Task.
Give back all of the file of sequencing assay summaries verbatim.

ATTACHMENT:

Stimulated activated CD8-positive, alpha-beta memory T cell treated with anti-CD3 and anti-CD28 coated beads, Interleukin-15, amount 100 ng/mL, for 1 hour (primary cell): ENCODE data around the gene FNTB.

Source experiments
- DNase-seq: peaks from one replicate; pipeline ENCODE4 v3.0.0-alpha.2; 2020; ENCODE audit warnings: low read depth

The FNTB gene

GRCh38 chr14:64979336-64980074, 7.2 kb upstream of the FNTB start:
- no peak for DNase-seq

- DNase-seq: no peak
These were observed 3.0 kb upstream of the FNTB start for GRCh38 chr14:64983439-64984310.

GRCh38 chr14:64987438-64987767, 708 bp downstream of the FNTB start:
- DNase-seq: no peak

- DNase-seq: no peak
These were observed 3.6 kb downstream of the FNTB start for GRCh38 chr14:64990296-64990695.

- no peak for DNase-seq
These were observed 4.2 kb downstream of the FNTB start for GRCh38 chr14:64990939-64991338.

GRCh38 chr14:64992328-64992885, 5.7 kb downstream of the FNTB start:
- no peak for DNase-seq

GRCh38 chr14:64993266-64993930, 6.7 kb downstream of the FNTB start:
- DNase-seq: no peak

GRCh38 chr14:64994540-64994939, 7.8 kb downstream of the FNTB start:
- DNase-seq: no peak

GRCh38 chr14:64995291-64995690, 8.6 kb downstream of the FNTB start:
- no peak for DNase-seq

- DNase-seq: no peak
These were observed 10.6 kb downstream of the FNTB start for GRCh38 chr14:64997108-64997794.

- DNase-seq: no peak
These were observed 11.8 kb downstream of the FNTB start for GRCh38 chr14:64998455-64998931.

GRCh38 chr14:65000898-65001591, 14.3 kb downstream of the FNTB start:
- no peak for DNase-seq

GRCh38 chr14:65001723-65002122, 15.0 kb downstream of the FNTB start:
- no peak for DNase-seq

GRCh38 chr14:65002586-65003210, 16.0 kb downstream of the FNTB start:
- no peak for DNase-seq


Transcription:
Stimulated activated CD8-positive, alpha-beta memory T cell treated with anti-CD3 and anti-CD28 coated beads, Interleukin-15, amount 100 ng/mL, for 1 hour (primary cell): ENCODE data around the gene FNTB.

Source experiments
- DNase-seq: peaks from one replicate; pipeline ENCODE4 v3.0.0-alpha.2; 2020; ENCODE audit warnings: low read depth

The FNTB gene

GRCh38 chr14:64979336-64980074, 7.2 kb upstream of the FNTB start:
- no peak for DNase-seq

- DNase-seq: no peak
These were observed 3.0 kb upstream of the FNTB start for GRCh38 chr14:64983439-64984310.

GRCh38 chr14:64987438-64987767, 708 bp downstream of the FNTB start:
- DNase-seq: no peak

- DNase-seq: no peak
These were observed 3.6 kb downstream of the FNTB start for GRCh38 chr14:64990296-64990695.

- no peak for DNase-seq
These were observed 4.2 kb downstream of the FNTB start for GRCh38 chr14:64990939-64991338.

GRCh38 chr14:64992328-64992885, 5.7 kb downstream of the FNTB start:
- no peak for DNase-seq

GRCh38 chr14:64993266-64993930, 6.7 kb downstream of the FNTB start:
- DNase-seq: no peak

GRCh38 chr14:64994540-64994939, 7.8 kb downstream of the FNTB start:
- DNase-seq: no peak

GRCh38 chr14:64995291-64995690, 8.6 kb downstream of the FNTB start:
- no peak for DNase-seq

- DNase-seq: no peak
These were observed 10.6 kb downstream of the FNTB start for GRCh38 chr14:64997108-64997794.

- DNase-seq: no peak
These were observed 11.8 kb downstream of the FNTB start for GRCh38 chr14:64998455-64998931.

GRCh38 chr14:65000898-65001591, 14.3 kb downstream of the FNTB start:
- no peak for DNase-seq

GRCh38 chr14:65001723-65002122, 15.0 kb downstream of the FNTB start:
- no peak for DNase-seq

GRCh38 chr14:65002586-65003210, 16.0 kb downstream of the FNTB start:
- no peak for DNase-seq